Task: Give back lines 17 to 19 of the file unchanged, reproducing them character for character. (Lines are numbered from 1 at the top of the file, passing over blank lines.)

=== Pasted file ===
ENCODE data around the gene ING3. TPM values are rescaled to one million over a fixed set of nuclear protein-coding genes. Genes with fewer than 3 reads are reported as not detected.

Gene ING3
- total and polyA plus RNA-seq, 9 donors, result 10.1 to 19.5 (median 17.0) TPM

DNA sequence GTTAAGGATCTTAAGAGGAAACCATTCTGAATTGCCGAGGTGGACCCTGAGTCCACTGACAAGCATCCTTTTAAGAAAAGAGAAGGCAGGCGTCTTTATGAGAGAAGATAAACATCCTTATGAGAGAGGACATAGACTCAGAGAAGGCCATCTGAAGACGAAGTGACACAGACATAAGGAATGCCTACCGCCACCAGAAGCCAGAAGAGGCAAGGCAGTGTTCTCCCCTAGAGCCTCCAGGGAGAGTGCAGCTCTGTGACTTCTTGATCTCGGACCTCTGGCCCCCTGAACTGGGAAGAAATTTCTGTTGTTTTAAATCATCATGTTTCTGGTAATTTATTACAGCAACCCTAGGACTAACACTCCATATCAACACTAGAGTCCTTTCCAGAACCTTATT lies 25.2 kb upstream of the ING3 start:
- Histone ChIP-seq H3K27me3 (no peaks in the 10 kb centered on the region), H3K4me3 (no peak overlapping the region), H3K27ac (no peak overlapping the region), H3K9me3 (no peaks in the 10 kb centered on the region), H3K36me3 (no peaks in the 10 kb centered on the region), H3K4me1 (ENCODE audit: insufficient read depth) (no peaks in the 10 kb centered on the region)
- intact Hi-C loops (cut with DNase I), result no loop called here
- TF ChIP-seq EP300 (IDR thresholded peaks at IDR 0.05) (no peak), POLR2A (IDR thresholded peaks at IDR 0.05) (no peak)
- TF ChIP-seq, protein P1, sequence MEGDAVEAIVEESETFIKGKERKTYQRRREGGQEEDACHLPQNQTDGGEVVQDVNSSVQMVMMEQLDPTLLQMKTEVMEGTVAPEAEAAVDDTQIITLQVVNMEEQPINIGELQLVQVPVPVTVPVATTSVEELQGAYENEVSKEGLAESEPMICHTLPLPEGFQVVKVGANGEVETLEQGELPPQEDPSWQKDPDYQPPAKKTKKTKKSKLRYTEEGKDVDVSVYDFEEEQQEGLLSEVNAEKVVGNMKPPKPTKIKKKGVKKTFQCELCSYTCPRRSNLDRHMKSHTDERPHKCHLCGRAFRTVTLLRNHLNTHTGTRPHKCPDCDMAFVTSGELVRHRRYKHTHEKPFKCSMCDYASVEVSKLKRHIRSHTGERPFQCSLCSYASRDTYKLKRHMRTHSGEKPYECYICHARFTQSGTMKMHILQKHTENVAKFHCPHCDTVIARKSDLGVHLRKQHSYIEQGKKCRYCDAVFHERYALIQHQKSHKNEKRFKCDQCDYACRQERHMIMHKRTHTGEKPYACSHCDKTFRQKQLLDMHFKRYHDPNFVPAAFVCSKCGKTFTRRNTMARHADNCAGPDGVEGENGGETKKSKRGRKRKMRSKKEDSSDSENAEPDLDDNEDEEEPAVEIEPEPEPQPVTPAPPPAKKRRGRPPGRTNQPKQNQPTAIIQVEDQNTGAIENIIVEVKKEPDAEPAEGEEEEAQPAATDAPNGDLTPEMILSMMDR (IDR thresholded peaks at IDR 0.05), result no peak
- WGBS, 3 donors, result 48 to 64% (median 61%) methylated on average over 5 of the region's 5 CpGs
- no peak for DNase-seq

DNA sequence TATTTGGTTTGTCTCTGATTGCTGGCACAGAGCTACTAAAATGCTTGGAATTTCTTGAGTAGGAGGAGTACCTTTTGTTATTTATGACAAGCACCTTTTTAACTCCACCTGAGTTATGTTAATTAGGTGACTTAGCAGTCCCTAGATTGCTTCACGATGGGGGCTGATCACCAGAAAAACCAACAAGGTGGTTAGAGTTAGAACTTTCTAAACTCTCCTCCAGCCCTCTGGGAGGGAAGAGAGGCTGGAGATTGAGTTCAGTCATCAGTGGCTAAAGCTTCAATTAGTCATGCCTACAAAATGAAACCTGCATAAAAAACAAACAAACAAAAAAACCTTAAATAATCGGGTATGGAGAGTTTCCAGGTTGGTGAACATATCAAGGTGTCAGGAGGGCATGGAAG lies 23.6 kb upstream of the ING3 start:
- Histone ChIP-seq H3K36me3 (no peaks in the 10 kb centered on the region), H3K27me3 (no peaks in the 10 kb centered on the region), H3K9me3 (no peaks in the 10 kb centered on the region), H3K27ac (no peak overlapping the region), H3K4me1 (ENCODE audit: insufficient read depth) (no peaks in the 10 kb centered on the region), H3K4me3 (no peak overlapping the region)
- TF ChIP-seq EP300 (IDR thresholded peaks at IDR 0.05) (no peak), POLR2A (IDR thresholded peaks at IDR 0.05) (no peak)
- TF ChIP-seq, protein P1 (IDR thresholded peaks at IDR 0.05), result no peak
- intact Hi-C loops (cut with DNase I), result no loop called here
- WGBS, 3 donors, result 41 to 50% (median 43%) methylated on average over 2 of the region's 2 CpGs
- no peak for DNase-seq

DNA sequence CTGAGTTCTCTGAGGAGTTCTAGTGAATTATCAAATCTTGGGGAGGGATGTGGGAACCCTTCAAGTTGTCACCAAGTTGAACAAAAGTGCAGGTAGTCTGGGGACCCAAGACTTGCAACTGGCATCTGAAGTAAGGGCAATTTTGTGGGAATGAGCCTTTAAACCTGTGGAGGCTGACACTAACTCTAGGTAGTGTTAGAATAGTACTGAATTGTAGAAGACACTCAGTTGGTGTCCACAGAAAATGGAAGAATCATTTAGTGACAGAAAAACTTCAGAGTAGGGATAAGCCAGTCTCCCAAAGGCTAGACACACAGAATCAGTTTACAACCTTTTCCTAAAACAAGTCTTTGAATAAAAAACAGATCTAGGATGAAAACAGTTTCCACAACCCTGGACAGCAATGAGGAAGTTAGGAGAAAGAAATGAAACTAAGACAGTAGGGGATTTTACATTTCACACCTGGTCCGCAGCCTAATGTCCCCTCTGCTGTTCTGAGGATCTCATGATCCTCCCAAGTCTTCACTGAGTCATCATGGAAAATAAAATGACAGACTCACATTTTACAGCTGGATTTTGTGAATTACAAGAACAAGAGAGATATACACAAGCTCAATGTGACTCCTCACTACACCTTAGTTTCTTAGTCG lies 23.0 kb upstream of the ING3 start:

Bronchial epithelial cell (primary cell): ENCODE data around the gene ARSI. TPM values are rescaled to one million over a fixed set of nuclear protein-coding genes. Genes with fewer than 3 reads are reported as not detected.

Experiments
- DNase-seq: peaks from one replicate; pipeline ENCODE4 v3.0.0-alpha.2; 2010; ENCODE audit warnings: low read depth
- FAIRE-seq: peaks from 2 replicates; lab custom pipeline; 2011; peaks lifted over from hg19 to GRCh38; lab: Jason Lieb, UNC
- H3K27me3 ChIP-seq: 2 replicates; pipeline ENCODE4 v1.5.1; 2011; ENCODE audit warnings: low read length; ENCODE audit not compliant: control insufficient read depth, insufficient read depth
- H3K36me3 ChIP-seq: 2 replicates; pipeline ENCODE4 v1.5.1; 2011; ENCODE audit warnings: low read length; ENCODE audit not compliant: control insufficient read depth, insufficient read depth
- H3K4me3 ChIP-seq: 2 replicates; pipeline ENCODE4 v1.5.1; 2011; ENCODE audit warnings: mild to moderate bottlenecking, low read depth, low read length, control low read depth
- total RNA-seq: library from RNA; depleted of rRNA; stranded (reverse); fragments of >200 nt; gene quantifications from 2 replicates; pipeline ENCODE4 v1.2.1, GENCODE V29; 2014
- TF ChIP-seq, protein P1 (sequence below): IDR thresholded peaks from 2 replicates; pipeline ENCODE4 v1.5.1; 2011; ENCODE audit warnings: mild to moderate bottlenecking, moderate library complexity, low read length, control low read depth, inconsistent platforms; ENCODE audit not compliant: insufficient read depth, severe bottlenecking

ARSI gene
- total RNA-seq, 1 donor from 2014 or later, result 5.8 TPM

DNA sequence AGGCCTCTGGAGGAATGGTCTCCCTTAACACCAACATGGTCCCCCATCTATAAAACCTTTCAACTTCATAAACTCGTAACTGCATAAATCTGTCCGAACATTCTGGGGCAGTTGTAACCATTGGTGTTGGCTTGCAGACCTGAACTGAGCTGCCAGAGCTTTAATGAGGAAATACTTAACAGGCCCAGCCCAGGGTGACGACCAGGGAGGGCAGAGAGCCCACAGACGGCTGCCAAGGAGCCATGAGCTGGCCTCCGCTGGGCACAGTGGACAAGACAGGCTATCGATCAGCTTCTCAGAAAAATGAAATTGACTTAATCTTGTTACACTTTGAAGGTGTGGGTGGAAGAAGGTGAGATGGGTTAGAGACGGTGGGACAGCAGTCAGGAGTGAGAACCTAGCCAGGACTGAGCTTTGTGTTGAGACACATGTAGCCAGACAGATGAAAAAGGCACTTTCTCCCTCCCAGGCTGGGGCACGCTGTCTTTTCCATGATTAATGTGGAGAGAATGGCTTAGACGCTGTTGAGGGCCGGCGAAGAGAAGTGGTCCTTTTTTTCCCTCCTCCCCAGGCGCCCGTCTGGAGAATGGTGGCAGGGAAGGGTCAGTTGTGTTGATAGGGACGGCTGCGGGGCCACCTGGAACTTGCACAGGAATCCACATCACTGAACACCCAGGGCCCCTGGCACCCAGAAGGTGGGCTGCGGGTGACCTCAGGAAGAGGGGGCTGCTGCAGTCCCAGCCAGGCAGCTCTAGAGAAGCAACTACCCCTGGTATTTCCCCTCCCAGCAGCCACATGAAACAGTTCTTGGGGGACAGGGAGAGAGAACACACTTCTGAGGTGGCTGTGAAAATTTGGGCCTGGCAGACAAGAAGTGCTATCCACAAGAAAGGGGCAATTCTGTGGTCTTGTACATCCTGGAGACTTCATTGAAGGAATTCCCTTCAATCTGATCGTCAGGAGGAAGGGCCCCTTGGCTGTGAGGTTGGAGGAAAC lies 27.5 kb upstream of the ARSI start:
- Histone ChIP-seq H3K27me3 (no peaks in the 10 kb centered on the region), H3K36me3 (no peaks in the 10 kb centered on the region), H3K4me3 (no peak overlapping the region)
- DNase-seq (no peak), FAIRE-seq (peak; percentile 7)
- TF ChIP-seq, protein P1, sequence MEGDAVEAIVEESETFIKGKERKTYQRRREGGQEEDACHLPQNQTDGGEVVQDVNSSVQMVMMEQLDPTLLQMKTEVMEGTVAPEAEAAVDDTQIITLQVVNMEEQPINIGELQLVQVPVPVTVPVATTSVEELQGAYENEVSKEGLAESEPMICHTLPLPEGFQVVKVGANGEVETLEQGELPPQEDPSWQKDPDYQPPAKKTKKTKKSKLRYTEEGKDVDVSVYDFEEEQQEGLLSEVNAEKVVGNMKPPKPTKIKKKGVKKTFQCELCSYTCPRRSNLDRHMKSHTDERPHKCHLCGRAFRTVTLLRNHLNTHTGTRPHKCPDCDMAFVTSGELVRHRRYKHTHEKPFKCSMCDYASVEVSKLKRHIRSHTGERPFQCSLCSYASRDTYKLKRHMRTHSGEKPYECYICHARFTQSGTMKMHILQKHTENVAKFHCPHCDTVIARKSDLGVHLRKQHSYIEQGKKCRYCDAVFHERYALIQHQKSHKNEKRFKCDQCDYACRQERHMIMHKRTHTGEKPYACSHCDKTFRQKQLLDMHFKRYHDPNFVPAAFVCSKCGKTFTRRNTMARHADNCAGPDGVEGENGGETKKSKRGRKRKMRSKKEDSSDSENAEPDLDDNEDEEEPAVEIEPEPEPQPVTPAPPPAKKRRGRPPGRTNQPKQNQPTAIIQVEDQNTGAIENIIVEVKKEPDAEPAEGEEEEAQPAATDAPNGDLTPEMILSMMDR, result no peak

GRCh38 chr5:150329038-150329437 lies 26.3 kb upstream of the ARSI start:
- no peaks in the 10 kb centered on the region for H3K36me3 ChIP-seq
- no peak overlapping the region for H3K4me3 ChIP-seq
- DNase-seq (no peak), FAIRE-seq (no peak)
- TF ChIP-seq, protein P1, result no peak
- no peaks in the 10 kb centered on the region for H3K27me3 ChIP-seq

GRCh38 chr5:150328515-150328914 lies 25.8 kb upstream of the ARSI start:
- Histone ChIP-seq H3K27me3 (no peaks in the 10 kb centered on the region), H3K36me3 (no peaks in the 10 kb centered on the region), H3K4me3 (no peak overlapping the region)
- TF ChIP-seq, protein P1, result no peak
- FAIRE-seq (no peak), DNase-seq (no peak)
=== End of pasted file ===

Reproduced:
- no peak for DNase-seq

DNA sequence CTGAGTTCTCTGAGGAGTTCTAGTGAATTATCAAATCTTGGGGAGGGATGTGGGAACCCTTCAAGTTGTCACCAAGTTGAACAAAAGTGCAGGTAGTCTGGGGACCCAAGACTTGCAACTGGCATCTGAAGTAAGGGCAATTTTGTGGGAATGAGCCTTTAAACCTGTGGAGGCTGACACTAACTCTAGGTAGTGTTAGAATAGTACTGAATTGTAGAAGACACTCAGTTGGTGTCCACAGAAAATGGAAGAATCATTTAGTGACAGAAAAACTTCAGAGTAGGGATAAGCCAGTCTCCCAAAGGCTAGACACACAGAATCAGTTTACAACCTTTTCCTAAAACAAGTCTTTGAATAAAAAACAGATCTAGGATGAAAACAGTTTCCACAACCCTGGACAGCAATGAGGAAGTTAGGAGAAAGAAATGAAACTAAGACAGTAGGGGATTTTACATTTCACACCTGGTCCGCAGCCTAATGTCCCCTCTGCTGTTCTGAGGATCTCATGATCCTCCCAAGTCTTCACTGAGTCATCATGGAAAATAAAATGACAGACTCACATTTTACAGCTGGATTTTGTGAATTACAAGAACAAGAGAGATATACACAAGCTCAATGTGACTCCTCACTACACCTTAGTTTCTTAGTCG lies 23.0 kb upstream of the ING3 start:

Bronchial epithelial cell (primary cell): ENCODE data around the gene ARSI. TPM values are rescaled to one million over a fixed set of nuclear protein-coding genes. Genes with fewer than 3 reads are reported as not detected.